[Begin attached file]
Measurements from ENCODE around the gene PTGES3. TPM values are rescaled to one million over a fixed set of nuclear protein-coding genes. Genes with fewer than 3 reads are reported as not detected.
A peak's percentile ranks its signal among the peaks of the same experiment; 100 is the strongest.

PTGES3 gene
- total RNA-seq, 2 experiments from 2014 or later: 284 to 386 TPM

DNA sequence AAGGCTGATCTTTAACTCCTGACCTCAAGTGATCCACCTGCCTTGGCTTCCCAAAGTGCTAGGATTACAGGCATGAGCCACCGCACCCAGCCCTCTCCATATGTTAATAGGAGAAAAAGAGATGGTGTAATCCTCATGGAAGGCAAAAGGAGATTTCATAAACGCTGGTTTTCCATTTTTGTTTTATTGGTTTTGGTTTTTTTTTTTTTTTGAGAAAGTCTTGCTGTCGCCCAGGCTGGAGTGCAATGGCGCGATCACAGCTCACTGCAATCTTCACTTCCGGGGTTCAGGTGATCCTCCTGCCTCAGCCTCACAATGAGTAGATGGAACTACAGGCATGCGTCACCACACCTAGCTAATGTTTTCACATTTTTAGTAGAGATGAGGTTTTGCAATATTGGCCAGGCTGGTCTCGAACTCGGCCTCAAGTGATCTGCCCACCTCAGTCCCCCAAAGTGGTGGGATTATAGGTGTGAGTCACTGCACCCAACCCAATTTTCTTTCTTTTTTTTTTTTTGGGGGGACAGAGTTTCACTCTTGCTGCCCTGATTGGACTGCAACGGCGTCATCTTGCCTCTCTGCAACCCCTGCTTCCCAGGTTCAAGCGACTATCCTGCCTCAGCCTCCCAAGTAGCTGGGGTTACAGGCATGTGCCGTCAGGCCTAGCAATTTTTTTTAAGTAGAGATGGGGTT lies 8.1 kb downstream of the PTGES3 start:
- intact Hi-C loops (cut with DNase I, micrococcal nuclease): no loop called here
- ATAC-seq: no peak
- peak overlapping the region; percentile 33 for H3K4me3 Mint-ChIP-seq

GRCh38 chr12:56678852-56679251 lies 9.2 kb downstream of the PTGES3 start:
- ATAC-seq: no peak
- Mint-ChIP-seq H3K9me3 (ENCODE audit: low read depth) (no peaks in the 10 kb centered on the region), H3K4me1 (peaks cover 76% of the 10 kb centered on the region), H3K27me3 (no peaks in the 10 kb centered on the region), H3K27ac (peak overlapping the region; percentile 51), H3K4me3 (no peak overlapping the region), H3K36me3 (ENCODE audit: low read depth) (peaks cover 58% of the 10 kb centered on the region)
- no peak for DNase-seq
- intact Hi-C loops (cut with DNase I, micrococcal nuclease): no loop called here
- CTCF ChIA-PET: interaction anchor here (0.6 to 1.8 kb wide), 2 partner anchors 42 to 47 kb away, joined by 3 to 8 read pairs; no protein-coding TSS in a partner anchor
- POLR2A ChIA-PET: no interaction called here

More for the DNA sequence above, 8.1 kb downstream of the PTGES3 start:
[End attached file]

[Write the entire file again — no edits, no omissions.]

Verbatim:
Measurements from ENCODE around the gene PTGES3. TPM values are rescaled to one million over a fixed set of nuclear protein-coding genes. Genes with fewer than 3 reads are reported as not detected.
A peak's percentile ranks its signal among the peaks of the same experiment; 100 is the strongest.

PTGES3 gene
- total RNA-seq, 2 experiments from 2014 or later: 284 to 386 TPM

DNA sequence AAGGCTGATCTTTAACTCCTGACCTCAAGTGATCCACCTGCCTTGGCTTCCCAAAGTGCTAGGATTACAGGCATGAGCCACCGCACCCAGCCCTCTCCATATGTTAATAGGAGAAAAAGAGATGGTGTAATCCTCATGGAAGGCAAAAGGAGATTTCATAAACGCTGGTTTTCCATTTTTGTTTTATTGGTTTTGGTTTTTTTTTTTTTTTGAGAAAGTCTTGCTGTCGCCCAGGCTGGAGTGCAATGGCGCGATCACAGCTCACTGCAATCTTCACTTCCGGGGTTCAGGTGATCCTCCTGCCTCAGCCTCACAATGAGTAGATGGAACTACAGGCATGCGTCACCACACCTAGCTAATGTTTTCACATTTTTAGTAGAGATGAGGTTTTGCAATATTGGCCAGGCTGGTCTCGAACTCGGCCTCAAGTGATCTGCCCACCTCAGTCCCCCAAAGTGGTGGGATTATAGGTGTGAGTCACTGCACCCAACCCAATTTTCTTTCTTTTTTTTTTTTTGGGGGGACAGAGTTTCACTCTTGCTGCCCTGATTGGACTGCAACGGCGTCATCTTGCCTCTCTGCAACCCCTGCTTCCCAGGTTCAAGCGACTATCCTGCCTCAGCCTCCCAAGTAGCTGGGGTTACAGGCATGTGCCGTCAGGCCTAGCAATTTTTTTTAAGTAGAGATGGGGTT lies 8.1 kb downstream of the PTGES3 start:
- intact Hi-C loops (cut with DNase I, micrococcal nuclease): no loop called here
- ATAC-seq: no peak
- peak overlapping the region; percentile 33 for H3K4me3 Mint-ChIP-seq

GRCh38 chr12:56678852-56679251 lies 9.2 kb downstream of the PTGES3 start:
- ATAC-seq: no peak
- Mint-ChIP-seq H3K9me3 (ENCODE audit: low read depth) (no peaks in the 10 kb centered on the region), H3K4me1 (peaks cover 76% of the 10 kb centered on the region), H3K27me3 (no peaks in the 10 kb centered on the region), H3K27ac (peak overlapping the region; percentile 51), H3K4me3 (no peak overlapping the region), H3K36me3 (ENCODE audit: low read depth) (peaks cover 58% of the 10 kb centered on the region)
- no peak for DNase-seq
- intact Hi-C loops (cut with DNase I, micrococcal nuclease): no loop called here
- CTCF ChIA-PET: interaction anchor here (0.6 to 1.8 kb wide), 2 partner anchors 42 to 47 kb away, joined by 3 to 8 read pairs; no protein-coding TSS in a partner anchor
- POLR2A ChIA-PET: no interaction called here

More for the DNA sequence above, 8.1 kb downstream of the PTGES3 start: